SAN FRANCISCO — Apple has become the world’s first publicly traded company to be valued at $1 trillion, the financial fruit of stylish technology that has redefined what we expect from our gadgets.
The milestone reached Thursday marks the latest triumph of a trend-setting company that two mavericks named Steve started in a Silicon Valley garage 42 years ago.
The achievement seemed unimaginable in 1997 when Apple teetered on the edge of bankruptcy, with its stock trading for less than $1, on a split-adjusted basis., and its market value dropping below $2 billion.
To survive, Apple brought back its once-exiled co-founder, Steve Jobs, as interim CEO and turned to its archrival Microsoft for a $150 million cash infusion to help pay its bills.
If someone had dared to buy $10,000 worth of stock at that point of desperation, the investment would be worth about $2.6 million now.
Jobs eventually introduced popular products such as the iPod and iPhone that subsequently drove Apple’s rise. The stock has been surging this week as anticipation mounts for the next generation of iPhone, expected to be released in September.
Apple hit the $1 trillion mark when its shares reached $207.04 around midday in New York. They rose to an all-time high of $207.26 before falling back slightly. The shares are up around 22 percent so far this year.
Another company, Saudi Arabian Oil Co. could eclipse Apple if it goes through with plans for an initial public offering. Saudi officials have said the IPO would value Saudi Aramco, as the company is often called, at about $2 trillion. But until the IPO is completed, Saudi Aramco’s actual value remains murky.
Steve Jobs’ vision
Jobs’ vision, showmanship and sense of style propelled Apple’s comeback. But it might not have happened if he hadn’t evolved into a more mature leader after his exit from the company in 1985. His ignominious departure came after losing a power struggle with John Sculley, a former Pepsico executive who he recruited to become Apple’s CEO in 1983 — seven years after he and his geeky friend Steve Wozniak teamed up to start the company with the administrative help of Ronald Wayne.
Jobs remained mercurial when he returned to Apple, but he had also become more thoughtful and adept at spotting talent that would help him create a revolutionary innovation factory. One of his biggest coups came in 1998 when he lured a soft-spoken Southerner, Tim Cook, away from Compaq Computer at a time when Apple’s survival remained in doubt.
Cook’s hiring may have been one of the best things Jobs did for Apple. In addition, that is, to shepherding a decade-long succession of iconic products that transformed Apple from a technological boutique to a cultural phenomenon and moneymaking machine.
As Jobs’ top lieutenant, Cook oversaw the intricate supply chain that fed consumers’ appetite for Apple’s devices and then held the company together in 2004 when Jobs was stricken with a cancer that forced him to periodically step away from work — sometimes for extended leaves of absences. Just months away from his death, Jobs officially handed off the CEO reins to Cook in August 2011.
Although Apple has yet to produce another mass-market sensation since that changing of the guard, Cook has leveraged the legacy that Jobs left behind to stunning heights. Since Cook became CEO, Apple’s annual revenue has more than doubled to $229 billion while its stock has quadrupled.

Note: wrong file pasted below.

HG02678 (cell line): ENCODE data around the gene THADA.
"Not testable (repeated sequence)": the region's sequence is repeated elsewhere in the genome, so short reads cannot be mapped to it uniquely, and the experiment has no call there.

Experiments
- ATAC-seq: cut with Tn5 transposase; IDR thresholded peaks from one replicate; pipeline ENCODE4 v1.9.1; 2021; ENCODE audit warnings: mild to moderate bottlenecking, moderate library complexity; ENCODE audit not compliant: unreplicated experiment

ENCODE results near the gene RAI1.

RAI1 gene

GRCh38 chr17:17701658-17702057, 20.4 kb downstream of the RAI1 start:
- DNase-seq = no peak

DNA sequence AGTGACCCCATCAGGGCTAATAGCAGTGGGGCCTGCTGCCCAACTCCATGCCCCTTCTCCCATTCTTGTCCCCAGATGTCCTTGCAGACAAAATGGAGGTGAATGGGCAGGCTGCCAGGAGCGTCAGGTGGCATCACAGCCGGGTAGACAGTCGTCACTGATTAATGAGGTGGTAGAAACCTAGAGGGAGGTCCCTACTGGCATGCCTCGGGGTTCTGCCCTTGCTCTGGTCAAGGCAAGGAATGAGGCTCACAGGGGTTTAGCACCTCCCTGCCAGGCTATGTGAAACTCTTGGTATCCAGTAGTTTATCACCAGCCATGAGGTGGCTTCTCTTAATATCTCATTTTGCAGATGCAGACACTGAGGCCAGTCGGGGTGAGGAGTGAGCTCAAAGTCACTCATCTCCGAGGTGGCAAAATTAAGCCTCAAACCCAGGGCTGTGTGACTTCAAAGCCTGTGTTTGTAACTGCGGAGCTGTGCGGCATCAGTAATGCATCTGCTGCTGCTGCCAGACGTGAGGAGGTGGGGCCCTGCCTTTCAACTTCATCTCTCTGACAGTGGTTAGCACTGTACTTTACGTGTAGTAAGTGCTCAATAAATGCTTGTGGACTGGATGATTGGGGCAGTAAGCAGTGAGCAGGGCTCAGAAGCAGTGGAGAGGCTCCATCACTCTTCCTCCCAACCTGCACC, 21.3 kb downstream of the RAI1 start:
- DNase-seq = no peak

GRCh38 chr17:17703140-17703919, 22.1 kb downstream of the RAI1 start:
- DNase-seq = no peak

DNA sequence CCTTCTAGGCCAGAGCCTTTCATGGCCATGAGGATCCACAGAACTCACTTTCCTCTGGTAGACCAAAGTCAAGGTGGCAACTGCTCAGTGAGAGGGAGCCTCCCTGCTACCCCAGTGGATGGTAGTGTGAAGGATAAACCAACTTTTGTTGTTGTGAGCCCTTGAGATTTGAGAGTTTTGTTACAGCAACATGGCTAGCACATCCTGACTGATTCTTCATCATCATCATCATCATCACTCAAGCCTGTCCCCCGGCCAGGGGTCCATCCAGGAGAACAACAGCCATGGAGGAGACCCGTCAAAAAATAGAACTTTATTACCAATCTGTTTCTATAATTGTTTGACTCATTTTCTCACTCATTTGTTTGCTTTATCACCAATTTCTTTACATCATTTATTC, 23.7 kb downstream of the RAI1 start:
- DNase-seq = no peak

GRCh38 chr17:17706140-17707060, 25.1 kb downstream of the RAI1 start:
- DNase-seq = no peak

More than $600 billion of Apple’s current market value has been created while Cook has been CEO. That wealth creation exceeds the current market value of every publicly traded U.S. company except Amazon, Microsoft and Google’s parent, Alphabet.
April 1976: Apple is founded by Steve Jobs, Steve Wozniak and Ronald Wayne.
June 1977: The Apple II computer is released.
December 1980: Apple goes public and its stock beings trading on the Nasdaq.
January 1984: Jobs unveils the Macintosh, the first mass-market personal computer to feature a mouse and a graphical interface on the display screen.
September 1985: Jobs leaves Apple’s board after company’s directors side with CEO John Sculley in a dispute between the two men.
December 1996: Apple buys Next Software, a company started by Jobs, for about $400 million. Jobs agrees to return to Apple as an adviser.
August 1997: Apple announces it’s getting a $150 million infusion from archrival Microsoft to help keep the company afloat.
September 1997: Apple announces Jobs will serve as its interim CEO.
May 1998: Jobs unveils a new line of personal computers called the iMac.
May 2001: Apple opens its first retail stores in Virginia and California.
October 2001: Jobs unveils a digital music player called the iPod.
April 2003: Jobs unveils iTunes, a digital music store that initially only could be accessed on Apple devices.
August 2004: Jobs discloses he had surgery for a rare form of pancreatic cancer.
October 2005: Tim Cook is promoted to chief operating officer.
January 2007: Jobs unveils the iPhone.
January 2009: Jobs takes a six-month leave of absence to tend to his health, temporarily turning the reins over to Cook.
January 2010: Jobs unveils a tablet computer called the iPad.
August 2011: Jobs resigns as CEO and Cook succeeds him.
October 2011: Jobs dies.
September 2014: Apple announces the Apple Watch, its first new product since Jobs’ death.
June 2015: Apple launches its music-streaming service.
June 2017: Apple announces its first internet-connected speaker, the HomePod.
September 2017: Apple unveils its first $1,000 phone, the iPhone X, in celebration of the product line’s 10th anniversary.
August 2018: Apple becomes the first publicly traded company valued at $1 trillion.